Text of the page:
Search tips
Search criteria 


Logo of jrsocmedLink to Publisher's site
J R Soc Med. 1999 June; 92(6): 293–298.
PMCID: PMC1297208

Clinical experience during the paediatric undergraduate course.


Medical students at the Cambridge Clinical School are provided with a list of 42 core conditions they should encounter and 20 core skills they should perform during their attachment. By self-completion questionnaires we assessed their clinical experience and the amount of teaching they received, relating the results to marks gained in end-of-attachment assessments. 103 (93%) of 110 students in year one and 123 (96%) of 128 in year two completed the questionnaires. Of the 42 core conditions, 13 were seen by under 70% of the students in year one. In year two, exposure rate increased for 26 core conditions by a median of 7% (range 2-40) and decreased in 13 core conditions by a median value 4% (range 5-13) (P = 0.0005, chi 2). Only mandatory core skills were performed by over 90% of students. 5% of students did not perform any newborn examinations and under 60% observed neonatal resuscitation or a high-risk delivery. Students' core condition score was associated with their core skill score (r = 0.5), hospital grade (r = 0.3) and exposure to acute paediatrics (r = 0.3) (P < 0.005). There was no significant association between clinical experience and the objective examination score or the amount of teaching received. There was an inverse association between the number of students at a hospital and the number of core conditions with an exposure rate above 70% at that hospital (r = 0.7, P < 0.05). This study suggests that clinical experience may be better judged by the clinical supervisor than by assessment of theoretical knowledge.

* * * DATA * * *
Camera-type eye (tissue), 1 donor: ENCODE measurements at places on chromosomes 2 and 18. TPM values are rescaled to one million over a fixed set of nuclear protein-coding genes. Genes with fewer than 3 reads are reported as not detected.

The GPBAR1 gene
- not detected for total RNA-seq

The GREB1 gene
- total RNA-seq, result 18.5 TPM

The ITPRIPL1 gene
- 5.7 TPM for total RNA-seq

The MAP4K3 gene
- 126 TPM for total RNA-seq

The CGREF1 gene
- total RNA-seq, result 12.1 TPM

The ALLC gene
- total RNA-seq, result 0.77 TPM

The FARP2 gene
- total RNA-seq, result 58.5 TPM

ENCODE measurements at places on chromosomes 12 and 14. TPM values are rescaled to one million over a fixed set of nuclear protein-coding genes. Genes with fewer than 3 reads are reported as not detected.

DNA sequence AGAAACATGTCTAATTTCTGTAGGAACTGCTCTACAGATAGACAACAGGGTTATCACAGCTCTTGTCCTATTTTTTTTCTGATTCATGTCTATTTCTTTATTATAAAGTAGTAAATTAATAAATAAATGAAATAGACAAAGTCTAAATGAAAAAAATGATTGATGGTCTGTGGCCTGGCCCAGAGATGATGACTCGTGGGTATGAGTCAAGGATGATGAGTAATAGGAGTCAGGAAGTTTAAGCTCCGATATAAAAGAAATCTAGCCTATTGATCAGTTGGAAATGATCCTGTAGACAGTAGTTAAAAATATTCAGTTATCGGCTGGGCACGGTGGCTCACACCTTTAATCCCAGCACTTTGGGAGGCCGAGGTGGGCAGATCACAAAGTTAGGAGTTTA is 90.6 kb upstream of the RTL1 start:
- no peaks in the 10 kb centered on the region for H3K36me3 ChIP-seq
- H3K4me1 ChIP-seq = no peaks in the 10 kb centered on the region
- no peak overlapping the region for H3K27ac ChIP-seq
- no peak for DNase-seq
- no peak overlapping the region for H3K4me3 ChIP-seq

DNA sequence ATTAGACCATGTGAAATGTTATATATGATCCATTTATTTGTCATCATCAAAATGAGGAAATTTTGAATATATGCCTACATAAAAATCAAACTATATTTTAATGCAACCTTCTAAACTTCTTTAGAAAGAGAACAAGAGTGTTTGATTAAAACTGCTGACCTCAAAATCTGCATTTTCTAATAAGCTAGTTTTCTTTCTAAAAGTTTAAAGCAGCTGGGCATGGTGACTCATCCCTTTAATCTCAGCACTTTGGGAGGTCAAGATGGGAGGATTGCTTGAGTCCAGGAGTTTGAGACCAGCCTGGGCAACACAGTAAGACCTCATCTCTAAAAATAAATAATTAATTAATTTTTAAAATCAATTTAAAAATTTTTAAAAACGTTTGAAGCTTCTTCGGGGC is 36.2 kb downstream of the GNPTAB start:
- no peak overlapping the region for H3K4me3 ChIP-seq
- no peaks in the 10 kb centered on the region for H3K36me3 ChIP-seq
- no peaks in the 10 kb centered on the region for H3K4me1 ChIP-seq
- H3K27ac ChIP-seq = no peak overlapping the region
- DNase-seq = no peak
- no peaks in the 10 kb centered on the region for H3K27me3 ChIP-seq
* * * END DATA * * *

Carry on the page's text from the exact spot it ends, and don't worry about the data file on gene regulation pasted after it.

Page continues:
Full text

Full text is available as a scanned copy of the original print version. Get a printable copy (PDF file) of the complete article (997K), or click on a page image below to browse page by page. Links to PubMed are also available for Selected References.

Selected References

These references are in PubMed. This may not be the complete list of references from this article.
  • Walker DA, Stephenson T, Blair M. Child health education for the year 2000. Arch Dis Child. 1995 Sep;73(3):261–263. [PMC free article] [PubMed]
  • Sherwood T. 1,000 Cambridge clinical students: a 15-year survey of a new medical school's graduates. J R Coll Physicians Lond. 1998 Jan-Feb;32(1):49–55. [PubMed]
  • Guthrie E, Black D, Bagalkote H, Shaw C, Campbell M, Creed F. Psychological stress and burnout in medical students: a five-year prospective longitudinal study. J R Soc Med. 1998 May;91(5):237–243. [PMC free article] [PubMed]
  • McManus IC, Richards P, Winder BC. Clinical experience of UK medical students. Lancet. 1998 Mar 14;351(9105):802–803. [PubMed]
  • McManus IC, Richards P, Winder BC, Sproston KA. Clinical experience, performance in final examinations, and learning style in medical students: prospective study. BMJ. 1998 Jan 31;316(7128):345–350. [PMC free article] [PubMed]
  • Cowan FJ, Shortland GJ, Davies DP. Audit of medical students' experiences of paediatric teaching: a tool to monitor and improve clinical teaching. J R Coll Physicians Lond. 1996 Jan-Feb;30(1):58–60. [PubMed]
  • Davies H. Teaching undergraduates child health: what, how, where, and when? Arch Dis Child. 1995 Sep;73(3):266–268. [PMC free article] [PubMed]
  • Paton JY, Cockburn F. Core knowledge, skills, and attitudes in child health for undergraduates. Arch Dis Child. 1995 Sep;73(3):263–265. [PMC free article] [PubMed]
  • Shortland GJ, Davies DP. Assessing undergraduates' practical clinical skills. Arch Dis Child. 1995 Feb;72(2):161–162. [PMC free article] [PubMed]
  • Chåtenay M, Maguire T, Skakun E, Chang G, Cook D, Warnock GL. Does volume of clinical experience affect performance of clinical clerks on surgery exit examinations? Am J Surg. 1996 Oct;172(4):366–372. [PubMed]

Articles from Journal of the Royal Society of Medicine are provided here courtesy of Royal Society of Medicine Press